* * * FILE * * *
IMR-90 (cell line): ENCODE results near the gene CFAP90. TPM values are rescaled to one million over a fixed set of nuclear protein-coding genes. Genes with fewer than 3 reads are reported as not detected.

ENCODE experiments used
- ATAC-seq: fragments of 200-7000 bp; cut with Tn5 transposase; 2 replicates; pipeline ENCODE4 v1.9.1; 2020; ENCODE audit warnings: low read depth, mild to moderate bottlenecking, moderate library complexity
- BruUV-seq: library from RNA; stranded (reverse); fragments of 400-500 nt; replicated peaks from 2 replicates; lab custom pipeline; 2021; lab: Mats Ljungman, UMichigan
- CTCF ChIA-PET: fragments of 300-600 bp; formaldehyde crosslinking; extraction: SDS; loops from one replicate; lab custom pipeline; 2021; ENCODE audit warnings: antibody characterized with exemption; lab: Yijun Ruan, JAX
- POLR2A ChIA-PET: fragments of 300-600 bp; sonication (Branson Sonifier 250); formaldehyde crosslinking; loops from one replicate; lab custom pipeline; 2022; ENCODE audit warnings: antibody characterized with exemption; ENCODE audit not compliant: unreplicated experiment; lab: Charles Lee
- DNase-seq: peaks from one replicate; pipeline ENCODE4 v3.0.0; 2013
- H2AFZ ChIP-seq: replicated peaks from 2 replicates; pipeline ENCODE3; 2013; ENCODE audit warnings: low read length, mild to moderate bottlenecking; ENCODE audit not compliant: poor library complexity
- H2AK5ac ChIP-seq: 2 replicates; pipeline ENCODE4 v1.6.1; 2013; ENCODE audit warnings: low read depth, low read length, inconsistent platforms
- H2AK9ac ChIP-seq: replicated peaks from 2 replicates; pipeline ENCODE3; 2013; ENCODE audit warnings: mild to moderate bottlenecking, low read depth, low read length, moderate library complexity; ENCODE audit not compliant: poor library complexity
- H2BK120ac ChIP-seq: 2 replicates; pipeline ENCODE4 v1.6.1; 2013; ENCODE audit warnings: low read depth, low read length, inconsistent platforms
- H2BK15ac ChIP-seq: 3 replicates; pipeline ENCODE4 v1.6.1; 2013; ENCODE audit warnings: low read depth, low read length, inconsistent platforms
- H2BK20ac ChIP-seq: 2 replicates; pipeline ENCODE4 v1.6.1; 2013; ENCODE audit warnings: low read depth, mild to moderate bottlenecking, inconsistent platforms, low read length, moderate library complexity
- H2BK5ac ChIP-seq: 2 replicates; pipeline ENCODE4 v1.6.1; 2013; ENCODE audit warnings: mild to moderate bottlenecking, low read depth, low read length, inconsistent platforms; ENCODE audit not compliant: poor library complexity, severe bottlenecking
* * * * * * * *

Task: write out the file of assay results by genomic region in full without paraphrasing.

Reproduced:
IMR-90 (cell line): ENCODE results near the gene CFAP90. TPM values are rescaled to one million over a fixed set of nuclear protein-coding genes. Genes with fewer than 3 reads are reported as not detected.

ENCODE experiments used
- ATAC-seq: fragments of 200-7000 bp; cut with Tn5 transposase; 2 replicates; pipeline ENCODE4 v1.9.1; 2020; ENCODE audit warnings: low read depth, mild to moderate bottlenecking, moderate library complexity
- BruUV-seq: library from RNA; stranded (reverse); fragments of 400-500 nt; replicated peaks from 2 replicates; lab custom pipeline; 2021; lab: Mats Ljungman, UMichigan
- CTCF ChIA-PET: fragments of 300-600 bp; formaldehyde crosslinking; extraction: SDS; loops from one replicate; lab custom pipeline; 2021; ENCODE audit warnings: antibody characterized with exemption; lab: Yijun Ruan, JAX
- POLR2A ChIA-PET: fragments of 300-600 bp; sonication (Branson Sonifier 250); formaldehyde crosslinking; loops from one replicate; lab custom pipeline; 2022; ENCODE audit warnings: antibody characterized with exemption; ENCODE audit not compliant: unreplicated experiment; lab: Charles Lee
- DNase-seq: peaks from one replicate; pipeline ENCODE4 v3.0.0; 2013
- H2AFZ ChIP-seq: replicated peaks from 2 replicates; pipeline ENCODE3; 2013; ENCODE audit warnings: low read length, mild to moderate bottlenecking; ENCODE audit not compliant: poor library complexity
- H2AK5ac ChIP-seq: 2 replicates; pipeline ENCODE4 v1.6.1; 2013; ENCODE audit warnings: low read depth, low read length, inconsistent platforms
- H2AK9ac ChIP-seq: replicated peaks from 2 replicates; pipeline ENCODE3; 2013; ENCODE audit warnings: mild to moderate bottlenecking, low read depth, low read length, moderate library complexity; ENCODE audit not compliant: poor library complexity
- H2BK120ac ChIP-seq: 2 replicates; pipeline ENCODE4 v1.6.1; 2013; ENCODE audit warnings: low read depth, low read length, inconsistent platforms
- H2BK15ac ChIP-seq: 3 replicates; pipeline ENCODE4 v1.6.1; 2013; ENCODE audit warnings: low read depth, low read length, inconsistent platforms
- H2BK20ac ChIP-seq: 2 replicates; pipeline ENCODE4 v1.6.1; 2013; ENCODE audit warnings: low read depth, mild to moderate bottlenecking, inconsistent platforms, low read length, moderate library complexity
- H2BK5ac ChIP-seq: 2 replicates; pipeline ENCODE4 v1.6.1; 2013; ENCODE audit warnings: mild to moderate bottlenecking, low read depth, low read length, inconsistent platforms; ENCODE audit not compliant: poor library complexity, severe bottlenecking